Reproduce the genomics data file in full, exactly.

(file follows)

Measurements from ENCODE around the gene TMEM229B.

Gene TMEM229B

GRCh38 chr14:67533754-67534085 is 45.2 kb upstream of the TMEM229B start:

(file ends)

Measurements from ENCODE around the gene TMEM229B.

Gene TMEM229B

GRCh38 chr14:67533754-67534085 is 45.2 kb upstream of the TMEM229B start: